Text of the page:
Noah Weisleder, BS

Hometown:  Corinth, Maine; now live in Dunellen, N.J.

Degree earned from WPI:
BS, Biology and Biotechnology

Degrees from other schools:
PhD, cell biology, Baylor College of Medicine, Houston

Why did you choose WPI?
I wanted to attend a school that emphasized both developing a scientific approach to problem solving and focusing on the practical application of science and technology. I was also interested in WPI's emphasis on using molecular biology tools in the biotechnology field. Another important issue was the opportunity to participate in true interdisciplinary studies, ranging from engineering to science to the humanities.

How do you feel your experiences at WPI prepared you for graduate school?
My experience at WPI was instrumental for preparing me to succeed in graduate school. The skills I learned during my time at WPI—leadership, problem solving, cutting-edge scientific techniques, and many others—were vital to entering into a well-known graduate program and to be a successful graduate student. The project-based curriculum and lab-intensive classes are an asset when applying to graduate school.

Current employer/Job title:

  • Robert Wood Johnson Medical School/Assistant Professor, Physiology & Biophysics
  • TRIM-edicine/Cofounder, Chief Scientific Officer

How did your studies at WPI prepare you for working in your field?
My time at WPI taught me important skills that allowed me to be successful in developing biologic drugs in the biotechnology field. While my graduate training was more focused on basic biomedical science and animal models of human diseases, my time at WPI provided important practical skills in molecular biology, biochemistry, protein purification, and other aspects of peptide-based drug development.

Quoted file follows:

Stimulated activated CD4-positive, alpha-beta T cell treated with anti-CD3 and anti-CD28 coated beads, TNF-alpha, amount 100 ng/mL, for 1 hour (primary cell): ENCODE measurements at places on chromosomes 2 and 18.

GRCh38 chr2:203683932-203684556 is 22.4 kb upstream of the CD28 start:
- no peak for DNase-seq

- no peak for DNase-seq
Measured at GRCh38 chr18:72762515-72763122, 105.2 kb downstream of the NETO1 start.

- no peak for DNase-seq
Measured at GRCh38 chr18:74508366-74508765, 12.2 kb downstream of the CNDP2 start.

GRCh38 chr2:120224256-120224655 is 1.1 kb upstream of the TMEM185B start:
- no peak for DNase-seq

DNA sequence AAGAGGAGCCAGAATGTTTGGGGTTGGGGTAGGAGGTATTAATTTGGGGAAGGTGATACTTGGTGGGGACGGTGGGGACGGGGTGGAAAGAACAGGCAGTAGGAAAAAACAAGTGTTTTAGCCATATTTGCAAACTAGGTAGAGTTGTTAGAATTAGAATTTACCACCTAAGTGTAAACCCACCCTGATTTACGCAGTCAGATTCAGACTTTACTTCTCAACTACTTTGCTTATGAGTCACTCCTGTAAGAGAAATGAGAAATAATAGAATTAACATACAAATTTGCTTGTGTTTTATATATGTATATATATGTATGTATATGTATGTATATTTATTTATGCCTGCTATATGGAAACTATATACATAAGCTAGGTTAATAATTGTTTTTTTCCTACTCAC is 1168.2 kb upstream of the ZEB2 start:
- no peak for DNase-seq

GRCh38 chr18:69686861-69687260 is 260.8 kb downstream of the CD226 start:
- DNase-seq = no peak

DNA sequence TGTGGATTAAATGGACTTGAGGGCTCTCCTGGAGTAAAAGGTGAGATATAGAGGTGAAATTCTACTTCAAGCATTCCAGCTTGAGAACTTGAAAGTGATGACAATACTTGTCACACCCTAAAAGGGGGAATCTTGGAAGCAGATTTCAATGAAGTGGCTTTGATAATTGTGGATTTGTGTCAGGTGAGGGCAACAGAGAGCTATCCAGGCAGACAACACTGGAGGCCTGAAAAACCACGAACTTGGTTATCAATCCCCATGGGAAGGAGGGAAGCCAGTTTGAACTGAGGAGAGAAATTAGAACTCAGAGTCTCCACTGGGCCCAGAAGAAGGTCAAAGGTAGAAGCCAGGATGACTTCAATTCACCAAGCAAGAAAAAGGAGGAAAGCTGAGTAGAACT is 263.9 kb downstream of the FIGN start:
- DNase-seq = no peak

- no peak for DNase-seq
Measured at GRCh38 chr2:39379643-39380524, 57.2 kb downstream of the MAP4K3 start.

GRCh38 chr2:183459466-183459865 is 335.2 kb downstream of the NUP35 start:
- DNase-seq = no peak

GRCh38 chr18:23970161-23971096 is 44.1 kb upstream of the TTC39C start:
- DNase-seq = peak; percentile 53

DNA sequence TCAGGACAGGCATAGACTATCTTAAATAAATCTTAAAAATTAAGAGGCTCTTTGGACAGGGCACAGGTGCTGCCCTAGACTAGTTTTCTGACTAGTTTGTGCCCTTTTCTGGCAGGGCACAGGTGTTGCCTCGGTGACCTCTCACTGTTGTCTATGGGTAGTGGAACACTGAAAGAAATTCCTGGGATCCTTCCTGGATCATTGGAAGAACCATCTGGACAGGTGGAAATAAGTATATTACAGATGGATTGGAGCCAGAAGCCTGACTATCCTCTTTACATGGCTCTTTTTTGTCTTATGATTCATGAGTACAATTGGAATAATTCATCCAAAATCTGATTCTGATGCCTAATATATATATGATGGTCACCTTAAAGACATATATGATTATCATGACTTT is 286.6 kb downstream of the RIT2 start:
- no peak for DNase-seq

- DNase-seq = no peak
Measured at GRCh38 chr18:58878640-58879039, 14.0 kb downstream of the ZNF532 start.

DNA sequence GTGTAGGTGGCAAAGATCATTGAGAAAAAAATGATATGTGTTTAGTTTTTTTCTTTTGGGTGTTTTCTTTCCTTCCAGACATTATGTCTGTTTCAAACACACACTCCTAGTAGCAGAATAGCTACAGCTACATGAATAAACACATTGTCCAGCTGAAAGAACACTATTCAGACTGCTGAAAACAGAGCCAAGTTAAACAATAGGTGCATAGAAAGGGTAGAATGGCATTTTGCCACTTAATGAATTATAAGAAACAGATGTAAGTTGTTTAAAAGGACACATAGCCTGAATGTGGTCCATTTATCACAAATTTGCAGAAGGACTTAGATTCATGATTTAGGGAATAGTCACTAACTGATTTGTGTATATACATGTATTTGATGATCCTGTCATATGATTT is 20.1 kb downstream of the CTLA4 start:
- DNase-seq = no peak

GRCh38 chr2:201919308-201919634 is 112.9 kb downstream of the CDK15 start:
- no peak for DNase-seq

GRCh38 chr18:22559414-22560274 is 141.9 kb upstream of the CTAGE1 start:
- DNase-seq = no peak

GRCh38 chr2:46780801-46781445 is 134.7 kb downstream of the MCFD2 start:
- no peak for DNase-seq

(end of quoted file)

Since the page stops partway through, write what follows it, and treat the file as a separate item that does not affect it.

How did WPI’s philosophy of Theory and Practice, and working with teams, prepare you for facing real-world challenges in the workplace or graduate school?
A great strength of the WPI plan is the project-based curriculum that effectively simulates the challenges faced in the real world. It was one of the major reasons I came to WPI and has contributed to my success in both academia and industry. These experiences reinforced my belief that a WPI education is valuable in developing a bioscience career. In working with either first year graduate students or fresh hires from undergraduate schools, I’ve found that practical laboratory experience is at a premium, and such experience is a great advantage while applying to graduate school or in looking for industrial employment. It is even more advantageous to be able to point to a project where these skills were applied in a team environment during a long-term project with a measurable outcome, such as the MQP at WPI.

Awards Earned:

  • Foundation for UMDNJ High Impact Award (2010)
  • NIH Pathway to Independence Award (2008)
  • American Heart Association Fellowship (2004)
  • Cellular and Molecular Biology Graduate Research Award (BCM, 2002)
  • Best Poster Award, XVII World Congress of the International Society for Heart Research (2001)
  • Kranich Award (WPI, 1996)

 

 

 
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